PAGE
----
The patient’s quality of life was evaluated through the short form health survey (SF-36) questionnaire. This instrument comprises 36 questions that conceptually refer to eight health domains [37
]. The patients were asked to answer each question and then domain-specific scores ranging between 0 and 100 were calculated, where 100 represented the best possible perception of quality of life.
2.4. Statistical Analysis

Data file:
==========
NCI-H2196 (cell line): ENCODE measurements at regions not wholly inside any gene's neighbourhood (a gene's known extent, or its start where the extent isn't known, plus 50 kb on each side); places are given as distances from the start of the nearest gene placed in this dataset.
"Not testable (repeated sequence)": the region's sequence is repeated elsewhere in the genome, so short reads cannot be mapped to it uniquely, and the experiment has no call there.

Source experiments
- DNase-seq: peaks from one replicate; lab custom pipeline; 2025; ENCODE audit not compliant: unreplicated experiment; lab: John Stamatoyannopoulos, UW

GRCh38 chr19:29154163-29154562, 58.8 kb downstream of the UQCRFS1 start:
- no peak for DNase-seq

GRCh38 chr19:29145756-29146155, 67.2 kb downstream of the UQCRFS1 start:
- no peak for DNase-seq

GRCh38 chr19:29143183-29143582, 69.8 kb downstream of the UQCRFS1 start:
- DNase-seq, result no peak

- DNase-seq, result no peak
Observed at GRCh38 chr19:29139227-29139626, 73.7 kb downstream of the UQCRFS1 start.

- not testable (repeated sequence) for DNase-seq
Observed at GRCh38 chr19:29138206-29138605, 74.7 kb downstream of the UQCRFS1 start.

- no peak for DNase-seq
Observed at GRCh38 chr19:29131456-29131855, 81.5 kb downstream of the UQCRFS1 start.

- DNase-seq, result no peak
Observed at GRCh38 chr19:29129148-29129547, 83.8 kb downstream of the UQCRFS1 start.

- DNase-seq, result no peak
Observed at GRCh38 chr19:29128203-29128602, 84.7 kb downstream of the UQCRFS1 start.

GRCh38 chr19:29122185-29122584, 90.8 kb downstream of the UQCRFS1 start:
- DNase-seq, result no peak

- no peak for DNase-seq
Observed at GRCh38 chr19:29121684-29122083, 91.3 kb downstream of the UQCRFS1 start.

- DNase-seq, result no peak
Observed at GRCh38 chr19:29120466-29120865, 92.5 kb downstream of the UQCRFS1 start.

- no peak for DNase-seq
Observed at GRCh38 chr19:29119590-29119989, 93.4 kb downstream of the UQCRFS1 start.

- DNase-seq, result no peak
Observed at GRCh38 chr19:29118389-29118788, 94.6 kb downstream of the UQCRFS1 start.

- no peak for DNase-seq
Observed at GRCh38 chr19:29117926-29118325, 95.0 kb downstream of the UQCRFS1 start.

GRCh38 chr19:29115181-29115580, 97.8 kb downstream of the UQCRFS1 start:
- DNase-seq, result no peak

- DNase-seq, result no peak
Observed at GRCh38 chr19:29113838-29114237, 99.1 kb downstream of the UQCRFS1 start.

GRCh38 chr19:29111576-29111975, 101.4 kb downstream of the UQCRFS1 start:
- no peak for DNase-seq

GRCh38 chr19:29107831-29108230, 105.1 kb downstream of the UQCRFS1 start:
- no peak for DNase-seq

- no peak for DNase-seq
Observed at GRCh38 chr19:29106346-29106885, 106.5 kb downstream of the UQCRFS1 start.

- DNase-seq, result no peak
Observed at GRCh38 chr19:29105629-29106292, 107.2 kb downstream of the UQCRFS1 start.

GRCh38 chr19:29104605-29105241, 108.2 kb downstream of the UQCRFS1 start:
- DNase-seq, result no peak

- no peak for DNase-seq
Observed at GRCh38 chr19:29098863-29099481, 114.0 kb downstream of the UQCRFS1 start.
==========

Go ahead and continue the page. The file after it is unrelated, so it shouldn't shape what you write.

The data are provided as mean ± SEM or median (interquartile range) unless indicated otherwise. Twenty-two patients were included for analysis. Comparisons were made according to the group of patients that reported the return of symptomatology after gluten exposure, that is 3 groups: low-gluten (patients that reported adverse symptomatology after 1 week on a gluten-containing diet, n = 8), mid-gluten (patients that reported adverse symptomatology after 2 weeks on a gluten-containing diet, n = 6), and high-gluten (patients that reported adverse symptomatology after 3 weeks on a gluten-containing diet, n = 8). One-way ANOVA was used to evaluate between-group differences as to age and body-mass index; Fisher’s exact test was used to compare categorical variables (i.e., gender distribution and presence of gastrointestinal symptoms) between the groups. The within-group differences of SF-36 and VAS scores before (immediately after 3-weeks on a GFD) and after gluten exposure (i.e., baseline vs. the time when gastrointestinal symptoms returned after the gluten-containing diets) were assessed using a non-parametric Wilcoxon’s rank sum test. The between-group differences were evaluated after gluten exposure using the non-parametric Kruskal-Wallis test. STATA® ver. 13.1 software (StataCorp, College Station, TX, USA) was used for statistics and statistical significance was set at a 5% α-level.